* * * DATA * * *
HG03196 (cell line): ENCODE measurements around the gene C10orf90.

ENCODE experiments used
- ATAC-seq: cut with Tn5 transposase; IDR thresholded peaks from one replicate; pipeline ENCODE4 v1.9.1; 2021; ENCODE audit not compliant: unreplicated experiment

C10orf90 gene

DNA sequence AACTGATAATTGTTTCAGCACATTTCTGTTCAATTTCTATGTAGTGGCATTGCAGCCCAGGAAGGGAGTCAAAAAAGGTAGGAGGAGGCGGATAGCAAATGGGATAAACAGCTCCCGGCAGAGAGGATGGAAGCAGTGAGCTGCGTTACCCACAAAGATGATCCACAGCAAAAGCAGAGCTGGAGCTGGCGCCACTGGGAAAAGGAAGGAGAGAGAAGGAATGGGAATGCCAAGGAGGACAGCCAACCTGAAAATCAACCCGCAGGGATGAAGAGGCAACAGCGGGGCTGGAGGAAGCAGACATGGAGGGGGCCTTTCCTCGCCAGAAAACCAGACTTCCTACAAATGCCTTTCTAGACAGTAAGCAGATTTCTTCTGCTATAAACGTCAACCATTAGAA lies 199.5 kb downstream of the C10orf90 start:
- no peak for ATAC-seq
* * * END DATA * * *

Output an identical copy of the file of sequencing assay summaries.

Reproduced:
HG03196 (cell line): ENCODE measurements around the gene C10orf90.

ENCODE experiments used
- ATAC-seq: cut with Tn5 transposase; IDR thresholded peaks from one replicate; pipeline ENCODE4 v1.9.1; 2021; ENCODE audit not compliant: unreplicated experiment

C10orf90 gene

DNA sequence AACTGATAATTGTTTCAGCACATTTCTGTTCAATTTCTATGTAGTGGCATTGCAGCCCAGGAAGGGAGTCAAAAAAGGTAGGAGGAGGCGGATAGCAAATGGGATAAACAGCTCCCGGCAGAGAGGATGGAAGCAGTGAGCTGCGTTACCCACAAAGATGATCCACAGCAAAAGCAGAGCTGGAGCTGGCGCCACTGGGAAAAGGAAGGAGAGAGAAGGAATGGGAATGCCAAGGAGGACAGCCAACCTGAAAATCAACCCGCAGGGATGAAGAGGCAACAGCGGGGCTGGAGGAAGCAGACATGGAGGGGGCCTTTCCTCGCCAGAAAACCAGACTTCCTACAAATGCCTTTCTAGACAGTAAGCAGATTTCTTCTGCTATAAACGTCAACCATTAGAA lies 199.5 kb downstream of the C10orf90 start:
- no peak for ATAC-seq